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Head to Ferndale for the eclipse and leave with something to brag about. Hint: NASA

Answers to solar eclipse questions you may be too embarrassed to ask

Everyone is excited about the Solar Eclipse that is happening on Aug. 21, so here are some answers to some of the questions you may have, but are too embarrassed to ask.
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Everyone is excited about the Solar Eclipse that is happening on Aug. 21, so here are some answers to some of the questions you may have, but are too embarrassed to ask.

With the first coast-to-coast total eclipse in nearly a century looming, Ferndale has everything any aspiring sun gazer needs for the big day.

The city will host a solar eclipse observing event Monday, according to a news release.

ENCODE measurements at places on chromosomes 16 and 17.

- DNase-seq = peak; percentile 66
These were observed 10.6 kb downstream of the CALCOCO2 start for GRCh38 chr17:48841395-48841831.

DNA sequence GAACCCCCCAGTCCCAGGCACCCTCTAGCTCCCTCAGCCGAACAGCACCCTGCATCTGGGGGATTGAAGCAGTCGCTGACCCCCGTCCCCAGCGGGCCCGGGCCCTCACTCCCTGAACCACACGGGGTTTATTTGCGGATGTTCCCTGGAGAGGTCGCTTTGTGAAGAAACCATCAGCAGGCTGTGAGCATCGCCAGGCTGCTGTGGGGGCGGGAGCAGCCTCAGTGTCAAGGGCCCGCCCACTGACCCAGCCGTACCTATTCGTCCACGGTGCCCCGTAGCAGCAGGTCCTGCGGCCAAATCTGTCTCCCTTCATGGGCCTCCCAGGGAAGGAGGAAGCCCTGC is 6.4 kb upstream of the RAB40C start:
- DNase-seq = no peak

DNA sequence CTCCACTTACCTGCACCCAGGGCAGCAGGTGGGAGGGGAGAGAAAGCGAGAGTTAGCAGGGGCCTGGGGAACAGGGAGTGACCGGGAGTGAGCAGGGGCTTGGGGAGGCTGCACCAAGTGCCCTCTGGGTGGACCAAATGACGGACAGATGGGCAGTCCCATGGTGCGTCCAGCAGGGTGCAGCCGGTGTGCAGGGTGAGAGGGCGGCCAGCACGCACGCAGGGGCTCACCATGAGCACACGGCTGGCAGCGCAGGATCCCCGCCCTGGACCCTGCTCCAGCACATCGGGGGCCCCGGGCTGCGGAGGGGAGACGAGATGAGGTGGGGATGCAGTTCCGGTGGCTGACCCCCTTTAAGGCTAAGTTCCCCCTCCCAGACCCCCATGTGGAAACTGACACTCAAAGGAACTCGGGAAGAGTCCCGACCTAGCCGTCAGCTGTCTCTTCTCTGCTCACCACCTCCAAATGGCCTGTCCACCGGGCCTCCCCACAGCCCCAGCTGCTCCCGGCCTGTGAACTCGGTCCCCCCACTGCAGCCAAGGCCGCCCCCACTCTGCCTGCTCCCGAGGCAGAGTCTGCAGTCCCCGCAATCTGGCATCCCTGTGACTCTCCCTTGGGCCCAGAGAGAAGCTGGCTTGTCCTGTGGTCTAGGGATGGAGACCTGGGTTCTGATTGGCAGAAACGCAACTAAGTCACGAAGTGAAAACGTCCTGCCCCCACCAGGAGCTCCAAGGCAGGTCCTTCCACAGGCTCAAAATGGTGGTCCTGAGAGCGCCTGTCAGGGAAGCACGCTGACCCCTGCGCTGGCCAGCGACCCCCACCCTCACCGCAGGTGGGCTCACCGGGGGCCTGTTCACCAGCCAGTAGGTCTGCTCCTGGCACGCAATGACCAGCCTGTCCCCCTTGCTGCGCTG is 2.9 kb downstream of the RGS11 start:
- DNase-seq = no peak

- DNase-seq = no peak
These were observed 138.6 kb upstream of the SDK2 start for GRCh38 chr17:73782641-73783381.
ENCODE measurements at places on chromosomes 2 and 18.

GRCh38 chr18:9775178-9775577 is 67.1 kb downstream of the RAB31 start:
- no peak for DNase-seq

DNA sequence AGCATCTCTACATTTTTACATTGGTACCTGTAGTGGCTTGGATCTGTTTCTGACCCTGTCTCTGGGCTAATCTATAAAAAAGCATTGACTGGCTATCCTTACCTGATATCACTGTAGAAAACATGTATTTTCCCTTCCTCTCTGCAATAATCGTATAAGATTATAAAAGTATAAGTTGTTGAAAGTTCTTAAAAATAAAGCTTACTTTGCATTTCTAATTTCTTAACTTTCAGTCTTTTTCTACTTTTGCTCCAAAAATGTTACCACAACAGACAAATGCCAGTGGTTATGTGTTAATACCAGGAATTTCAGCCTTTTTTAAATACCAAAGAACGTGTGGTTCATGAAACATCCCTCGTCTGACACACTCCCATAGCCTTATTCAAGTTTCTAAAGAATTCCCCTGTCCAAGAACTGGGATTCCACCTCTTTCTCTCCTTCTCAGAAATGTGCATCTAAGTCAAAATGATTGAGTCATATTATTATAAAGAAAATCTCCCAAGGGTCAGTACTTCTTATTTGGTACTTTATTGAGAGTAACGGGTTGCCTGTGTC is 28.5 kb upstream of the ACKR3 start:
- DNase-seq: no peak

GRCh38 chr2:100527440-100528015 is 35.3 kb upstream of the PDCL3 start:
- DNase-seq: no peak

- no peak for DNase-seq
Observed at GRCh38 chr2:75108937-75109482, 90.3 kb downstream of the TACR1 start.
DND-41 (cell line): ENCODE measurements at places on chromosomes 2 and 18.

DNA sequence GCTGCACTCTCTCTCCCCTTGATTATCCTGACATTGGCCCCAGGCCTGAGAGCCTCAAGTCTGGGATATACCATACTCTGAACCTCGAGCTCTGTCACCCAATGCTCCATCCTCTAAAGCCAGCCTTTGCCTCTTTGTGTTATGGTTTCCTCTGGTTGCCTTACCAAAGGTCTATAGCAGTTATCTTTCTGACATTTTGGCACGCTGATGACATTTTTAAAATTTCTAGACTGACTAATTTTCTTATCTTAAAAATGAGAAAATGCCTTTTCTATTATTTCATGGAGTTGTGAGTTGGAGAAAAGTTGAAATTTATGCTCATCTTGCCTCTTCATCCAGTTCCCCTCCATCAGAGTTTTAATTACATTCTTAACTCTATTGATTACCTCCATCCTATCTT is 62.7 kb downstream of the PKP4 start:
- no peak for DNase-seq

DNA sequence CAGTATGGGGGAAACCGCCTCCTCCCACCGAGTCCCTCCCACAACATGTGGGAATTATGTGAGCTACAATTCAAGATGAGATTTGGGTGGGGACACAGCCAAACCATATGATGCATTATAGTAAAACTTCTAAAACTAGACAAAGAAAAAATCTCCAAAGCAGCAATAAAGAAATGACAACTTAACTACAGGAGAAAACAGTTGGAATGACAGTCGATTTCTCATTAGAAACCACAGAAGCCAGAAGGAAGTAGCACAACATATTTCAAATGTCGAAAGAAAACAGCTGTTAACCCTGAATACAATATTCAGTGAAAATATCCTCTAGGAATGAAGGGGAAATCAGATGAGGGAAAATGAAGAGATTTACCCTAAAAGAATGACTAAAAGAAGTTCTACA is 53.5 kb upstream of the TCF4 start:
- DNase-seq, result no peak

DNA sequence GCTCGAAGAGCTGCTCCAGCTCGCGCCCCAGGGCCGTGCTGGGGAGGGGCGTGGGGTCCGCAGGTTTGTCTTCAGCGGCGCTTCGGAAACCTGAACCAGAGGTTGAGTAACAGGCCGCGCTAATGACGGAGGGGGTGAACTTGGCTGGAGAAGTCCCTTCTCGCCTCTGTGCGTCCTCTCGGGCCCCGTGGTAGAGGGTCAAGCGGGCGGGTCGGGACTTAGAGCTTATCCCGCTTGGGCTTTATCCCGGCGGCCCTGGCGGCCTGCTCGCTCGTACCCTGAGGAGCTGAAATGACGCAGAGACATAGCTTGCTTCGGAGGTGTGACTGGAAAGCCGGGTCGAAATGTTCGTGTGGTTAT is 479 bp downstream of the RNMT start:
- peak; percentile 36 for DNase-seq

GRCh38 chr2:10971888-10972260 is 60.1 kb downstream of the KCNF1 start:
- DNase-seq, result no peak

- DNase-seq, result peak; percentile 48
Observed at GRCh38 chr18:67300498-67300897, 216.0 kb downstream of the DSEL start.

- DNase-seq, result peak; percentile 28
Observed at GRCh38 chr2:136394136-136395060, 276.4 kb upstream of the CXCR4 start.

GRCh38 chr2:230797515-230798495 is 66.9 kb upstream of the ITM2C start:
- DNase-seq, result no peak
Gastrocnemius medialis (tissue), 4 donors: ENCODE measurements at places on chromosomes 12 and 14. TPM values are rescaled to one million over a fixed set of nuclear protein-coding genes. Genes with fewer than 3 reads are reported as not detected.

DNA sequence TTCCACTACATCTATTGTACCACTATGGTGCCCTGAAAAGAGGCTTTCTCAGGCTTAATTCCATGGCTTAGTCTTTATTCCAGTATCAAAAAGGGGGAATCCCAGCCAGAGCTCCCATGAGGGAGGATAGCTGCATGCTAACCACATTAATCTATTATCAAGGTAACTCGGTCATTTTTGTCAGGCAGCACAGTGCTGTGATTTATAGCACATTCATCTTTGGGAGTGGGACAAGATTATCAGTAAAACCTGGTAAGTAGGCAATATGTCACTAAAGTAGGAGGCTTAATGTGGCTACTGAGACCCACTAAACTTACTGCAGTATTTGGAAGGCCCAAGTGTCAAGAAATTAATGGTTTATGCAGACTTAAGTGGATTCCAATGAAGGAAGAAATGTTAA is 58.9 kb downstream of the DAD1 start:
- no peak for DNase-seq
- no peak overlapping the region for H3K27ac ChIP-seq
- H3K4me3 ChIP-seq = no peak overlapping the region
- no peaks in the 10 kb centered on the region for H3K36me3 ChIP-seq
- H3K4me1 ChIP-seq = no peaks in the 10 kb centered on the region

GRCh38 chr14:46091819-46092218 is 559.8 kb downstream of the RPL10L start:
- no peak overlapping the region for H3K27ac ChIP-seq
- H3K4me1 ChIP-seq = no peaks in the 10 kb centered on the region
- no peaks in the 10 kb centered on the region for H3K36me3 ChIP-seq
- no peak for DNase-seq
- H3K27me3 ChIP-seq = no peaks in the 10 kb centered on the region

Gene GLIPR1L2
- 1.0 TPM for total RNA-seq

The event will start at 10 a.m. in the field at 2004 Cherry St., between the Boys and Girls Clubhouse and the Pioneer Pavilion.

You also might learn a thing or two as NASA astronaut Wendy Lawrence and former NASA scientist Cathy Watson are on tap to answer questions.

There will be a solar system display to show how an eclipse works. Viewing glasses and pinhole cameras also will be available.

Ferndale will see a partial total eclipse, meaning 87.39 percent of the sun will be blocked out by the moon. The maximum eclipse will be at about 10:21 a.m., with the start of the eclipse beginning at approximately 9:10 a.m., and ending at 11:38 a.m.

The forecast for Monday’s eclipse calls for sunshine and a high of 75 degrees in Bellingham and Ferndale, according to the National Weather Service. Skies should also be relatively clear during the eclipse for most of Western Washington.

If you’re heading south to get a better view of the roughly 70-mile wide total eclipse of the sun from Oregon to South Carolina, be prepared for heavy traffic. Up to 1 million people are expected to descend upon Oregon for the event, referred to as “The Great American Eclipse.”

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